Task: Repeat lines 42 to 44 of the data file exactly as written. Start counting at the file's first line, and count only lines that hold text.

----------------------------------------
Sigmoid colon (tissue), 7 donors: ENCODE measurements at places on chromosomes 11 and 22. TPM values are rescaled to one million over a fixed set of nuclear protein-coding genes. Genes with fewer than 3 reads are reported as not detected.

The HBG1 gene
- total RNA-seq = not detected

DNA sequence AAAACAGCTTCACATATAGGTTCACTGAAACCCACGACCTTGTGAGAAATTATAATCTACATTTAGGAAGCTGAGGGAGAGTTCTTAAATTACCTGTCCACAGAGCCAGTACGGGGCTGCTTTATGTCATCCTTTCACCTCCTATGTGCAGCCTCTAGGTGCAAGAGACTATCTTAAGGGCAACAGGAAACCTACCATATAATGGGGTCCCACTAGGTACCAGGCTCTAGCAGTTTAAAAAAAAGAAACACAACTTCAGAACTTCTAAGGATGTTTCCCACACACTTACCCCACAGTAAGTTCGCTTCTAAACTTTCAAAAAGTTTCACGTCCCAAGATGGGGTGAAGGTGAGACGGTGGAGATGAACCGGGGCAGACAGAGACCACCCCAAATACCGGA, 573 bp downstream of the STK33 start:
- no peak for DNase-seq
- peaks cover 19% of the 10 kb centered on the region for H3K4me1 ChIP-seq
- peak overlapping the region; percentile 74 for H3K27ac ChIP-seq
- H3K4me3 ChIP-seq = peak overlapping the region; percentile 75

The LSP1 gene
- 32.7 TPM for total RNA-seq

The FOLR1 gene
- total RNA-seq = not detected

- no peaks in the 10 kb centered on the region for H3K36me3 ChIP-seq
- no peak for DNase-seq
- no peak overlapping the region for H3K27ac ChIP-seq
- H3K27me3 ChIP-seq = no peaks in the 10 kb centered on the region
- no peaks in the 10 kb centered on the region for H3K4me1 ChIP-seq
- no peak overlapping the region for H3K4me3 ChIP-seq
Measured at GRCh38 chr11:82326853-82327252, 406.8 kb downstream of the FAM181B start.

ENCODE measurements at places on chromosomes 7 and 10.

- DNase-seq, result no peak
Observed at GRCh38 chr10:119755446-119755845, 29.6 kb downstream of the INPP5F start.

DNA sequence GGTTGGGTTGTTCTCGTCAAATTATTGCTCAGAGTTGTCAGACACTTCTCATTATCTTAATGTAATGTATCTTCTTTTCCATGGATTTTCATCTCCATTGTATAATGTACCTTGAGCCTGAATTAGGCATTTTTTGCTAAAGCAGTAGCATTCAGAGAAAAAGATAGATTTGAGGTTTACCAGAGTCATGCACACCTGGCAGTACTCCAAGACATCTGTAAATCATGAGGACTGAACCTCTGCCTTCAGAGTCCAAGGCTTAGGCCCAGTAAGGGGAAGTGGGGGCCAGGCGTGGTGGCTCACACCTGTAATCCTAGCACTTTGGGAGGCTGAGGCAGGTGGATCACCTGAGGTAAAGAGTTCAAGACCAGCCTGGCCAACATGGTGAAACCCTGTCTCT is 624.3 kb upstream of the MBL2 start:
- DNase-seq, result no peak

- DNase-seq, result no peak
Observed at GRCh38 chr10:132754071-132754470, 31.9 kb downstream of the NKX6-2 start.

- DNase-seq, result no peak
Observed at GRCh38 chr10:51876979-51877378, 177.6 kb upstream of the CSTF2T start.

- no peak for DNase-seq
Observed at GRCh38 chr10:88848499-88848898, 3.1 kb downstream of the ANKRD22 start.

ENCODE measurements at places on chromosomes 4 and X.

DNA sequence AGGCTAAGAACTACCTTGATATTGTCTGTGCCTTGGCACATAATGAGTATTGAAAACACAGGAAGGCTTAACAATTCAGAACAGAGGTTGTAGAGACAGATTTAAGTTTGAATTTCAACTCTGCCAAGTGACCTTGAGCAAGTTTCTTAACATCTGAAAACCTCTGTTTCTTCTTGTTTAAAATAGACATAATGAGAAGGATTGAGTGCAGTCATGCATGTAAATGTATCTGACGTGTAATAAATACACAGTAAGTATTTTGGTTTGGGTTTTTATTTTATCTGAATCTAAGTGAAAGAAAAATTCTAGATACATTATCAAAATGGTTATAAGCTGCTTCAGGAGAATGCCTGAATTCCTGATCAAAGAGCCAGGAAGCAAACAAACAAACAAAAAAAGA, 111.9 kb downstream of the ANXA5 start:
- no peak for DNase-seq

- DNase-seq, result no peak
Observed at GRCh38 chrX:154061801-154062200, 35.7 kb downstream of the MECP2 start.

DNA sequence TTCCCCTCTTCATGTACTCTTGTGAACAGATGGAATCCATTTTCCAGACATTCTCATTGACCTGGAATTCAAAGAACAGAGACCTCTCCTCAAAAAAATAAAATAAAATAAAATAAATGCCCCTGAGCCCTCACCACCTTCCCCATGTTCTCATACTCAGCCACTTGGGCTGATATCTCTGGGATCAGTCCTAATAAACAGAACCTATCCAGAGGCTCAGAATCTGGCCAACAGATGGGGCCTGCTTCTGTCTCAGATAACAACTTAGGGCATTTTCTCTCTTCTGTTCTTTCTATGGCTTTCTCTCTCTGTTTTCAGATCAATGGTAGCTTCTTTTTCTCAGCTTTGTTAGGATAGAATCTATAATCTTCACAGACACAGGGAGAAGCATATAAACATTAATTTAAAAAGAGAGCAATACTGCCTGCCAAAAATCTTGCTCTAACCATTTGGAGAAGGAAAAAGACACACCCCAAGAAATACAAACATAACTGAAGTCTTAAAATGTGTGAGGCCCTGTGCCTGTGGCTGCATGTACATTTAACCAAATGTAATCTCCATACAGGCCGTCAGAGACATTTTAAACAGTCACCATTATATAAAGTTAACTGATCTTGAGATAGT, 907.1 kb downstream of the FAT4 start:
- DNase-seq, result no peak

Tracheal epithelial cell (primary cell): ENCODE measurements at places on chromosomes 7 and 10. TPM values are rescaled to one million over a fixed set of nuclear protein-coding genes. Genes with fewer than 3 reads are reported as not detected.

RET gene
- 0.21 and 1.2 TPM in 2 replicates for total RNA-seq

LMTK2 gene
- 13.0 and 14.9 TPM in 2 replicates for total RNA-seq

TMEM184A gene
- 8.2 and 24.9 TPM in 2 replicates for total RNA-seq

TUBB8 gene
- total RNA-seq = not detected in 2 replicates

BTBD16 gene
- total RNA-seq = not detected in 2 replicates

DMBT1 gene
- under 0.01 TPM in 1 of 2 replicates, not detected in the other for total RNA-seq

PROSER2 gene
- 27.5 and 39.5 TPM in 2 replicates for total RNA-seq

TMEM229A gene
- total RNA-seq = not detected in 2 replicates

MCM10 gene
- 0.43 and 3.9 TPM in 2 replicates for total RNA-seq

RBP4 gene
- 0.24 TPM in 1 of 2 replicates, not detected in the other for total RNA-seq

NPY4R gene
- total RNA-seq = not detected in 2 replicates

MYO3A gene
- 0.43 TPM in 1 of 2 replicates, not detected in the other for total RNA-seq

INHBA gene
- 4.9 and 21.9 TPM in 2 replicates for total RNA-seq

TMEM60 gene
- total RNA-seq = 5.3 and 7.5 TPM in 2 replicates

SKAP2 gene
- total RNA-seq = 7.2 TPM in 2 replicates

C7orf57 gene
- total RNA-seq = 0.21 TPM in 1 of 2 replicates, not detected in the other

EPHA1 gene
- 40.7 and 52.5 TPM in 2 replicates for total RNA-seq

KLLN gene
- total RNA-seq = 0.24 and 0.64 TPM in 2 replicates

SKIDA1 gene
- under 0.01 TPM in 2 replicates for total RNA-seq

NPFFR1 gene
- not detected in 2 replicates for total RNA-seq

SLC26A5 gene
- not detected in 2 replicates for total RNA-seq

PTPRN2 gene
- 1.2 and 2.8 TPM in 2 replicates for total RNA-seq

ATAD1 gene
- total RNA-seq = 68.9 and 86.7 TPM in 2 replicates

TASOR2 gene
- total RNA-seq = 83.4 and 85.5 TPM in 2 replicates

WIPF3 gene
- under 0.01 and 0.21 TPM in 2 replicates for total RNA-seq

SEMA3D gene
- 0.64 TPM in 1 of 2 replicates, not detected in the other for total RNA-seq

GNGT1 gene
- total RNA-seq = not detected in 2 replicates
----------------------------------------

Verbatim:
- 13.0 and 14.9 TPM in 2 replicates for total RNA-seq

TMEM184A gene
- 8.2 and 24.9 TPM in 2 replicates for total RNA-seq